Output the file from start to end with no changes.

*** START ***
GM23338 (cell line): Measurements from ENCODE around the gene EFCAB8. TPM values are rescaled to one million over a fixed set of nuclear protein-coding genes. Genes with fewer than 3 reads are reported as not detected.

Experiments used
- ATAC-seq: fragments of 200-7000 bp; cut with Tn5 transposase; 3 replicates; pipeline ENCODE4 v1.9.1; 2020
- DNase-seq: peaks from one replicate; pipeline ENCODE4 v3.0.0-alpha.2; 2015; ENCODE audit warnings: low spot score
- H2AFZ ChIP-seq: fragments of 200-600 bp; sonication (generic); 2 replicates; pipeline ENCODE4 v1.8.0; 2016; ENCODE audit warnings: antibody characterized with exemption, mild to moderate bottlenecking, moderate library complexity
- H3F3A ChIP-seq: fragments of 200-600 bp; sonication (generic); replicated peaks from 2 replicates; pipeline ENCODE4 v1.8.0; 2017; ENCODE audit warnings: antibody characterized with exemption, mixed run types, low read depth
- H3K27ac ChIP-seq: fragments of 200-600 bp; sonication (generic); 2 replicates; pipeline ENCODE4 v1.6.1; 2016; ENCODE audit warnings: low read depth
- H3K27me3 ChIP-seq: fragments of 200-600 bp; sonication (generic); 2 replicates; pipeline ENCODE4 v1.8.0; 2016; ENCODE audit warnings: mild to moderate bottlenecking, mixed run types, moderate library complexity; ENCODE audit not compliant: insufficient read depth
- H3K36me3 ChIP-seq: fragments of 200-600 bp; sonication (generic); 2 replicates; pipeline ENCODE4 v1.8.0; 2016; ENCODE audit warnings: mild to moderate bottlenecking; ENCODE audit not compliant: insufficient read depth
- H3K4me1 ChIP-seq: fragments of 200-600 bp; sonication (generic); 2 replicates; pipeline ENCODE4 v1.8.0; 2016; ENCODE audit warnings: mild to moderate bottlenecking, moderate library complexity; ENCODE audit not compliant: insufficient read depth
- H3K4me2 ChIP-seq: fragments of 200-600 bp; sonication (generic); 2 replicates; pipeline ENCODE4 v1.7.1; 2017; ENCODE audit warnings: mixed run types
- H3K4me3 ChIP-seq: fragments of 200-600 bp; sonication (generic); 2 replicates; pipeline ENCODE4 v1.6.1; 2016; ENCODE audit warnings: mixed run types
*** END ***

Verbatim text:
GM23338 (cell line): Measurements from ENCODE around the gene EFCAB8. TPM values are rescaled to one million over a fixed set of nuclear protein-coding genes. Genes with fewer than 3 reads are reported as not detected.

Experiments used
- ATAC-seq: fragments of 200-7000 bp; cut with Tn5 transposase; 3 replicates; pipeline ENCODE4 v1.9.1; 2020
- DNase-seq: peaks from one replicate; pipeline ENCODE4 v3.0.0-alpha.2; 2015; ENCODE audit warnings: low spot score
- H2AFZ ChIP-seq: fragments of 200-600 bp; sonication (generic); 2 replicates; pipeline ENCODE4 v1.8.0; 2016; ENCODE audit warnings: antibody characterized with exemption, mild to moderate bottlenecking, moderate library complexity
- H3F3A ChIP-seq: fragments of 200-600 bp; sonication (generic); replicated peaks from 2 replicates; pipeline ENCODE4 v1.8.0; 2017; ENCODE audit warnings: antibody characterized with exemption, mixed run types, low read depth
- H3K27ac ChIP-seq: fragments of 200-600 bp; sonication (generic); 2 replicates; pipeline ENCODE4 v1.6.1; 2016; ENCODE audit warnings: low read depth
- H3K27me3 ChIP-seq: fragments of 200-600 bp; sonication (generic); 2 replicates; pipeline ENCODE4 v1.8.0; 2016; ENCODE audit warnings: mild to moderate bottlenecking, mixed run types, moderate library complexity; ENCODE audit not compliant: insufficient read depth
- H3K36me3 ChIP-seq: fragments of 200-600 bp; sonication (generic); 2 replicates; pipeline ENCODE4 v1.8.0; 2016; ENCODE audit warnings: mild to moderate bottlenecking; ENCODE audit not compliant: insufficient read depth
- H3K4me1 ChIP-seq: fragments of 200-600 bp; sonication (generic); 2 replicates; pipeline ENCODE4 v1.8.0; 2016; ENCODE audit warnings: mild to moderate bottlenecking, moderate library complexity; ENCODE audit not compliant: insufficient read depth
- H3K4me2 ChIP-seq: fragments of 200-600 bp; sonication (generic); 2 replicates; pipeline ENCODE4 v1.7.1; 2017; ENCODE audit warnings: mixed run types
- H3K4me3 ChIP-seq: fragments of 200-600 bp; sonication (generic); 2 replicates; pipeline ENCODE4 v1.6.1; 2016; ENCODE audit warnings: mixed run types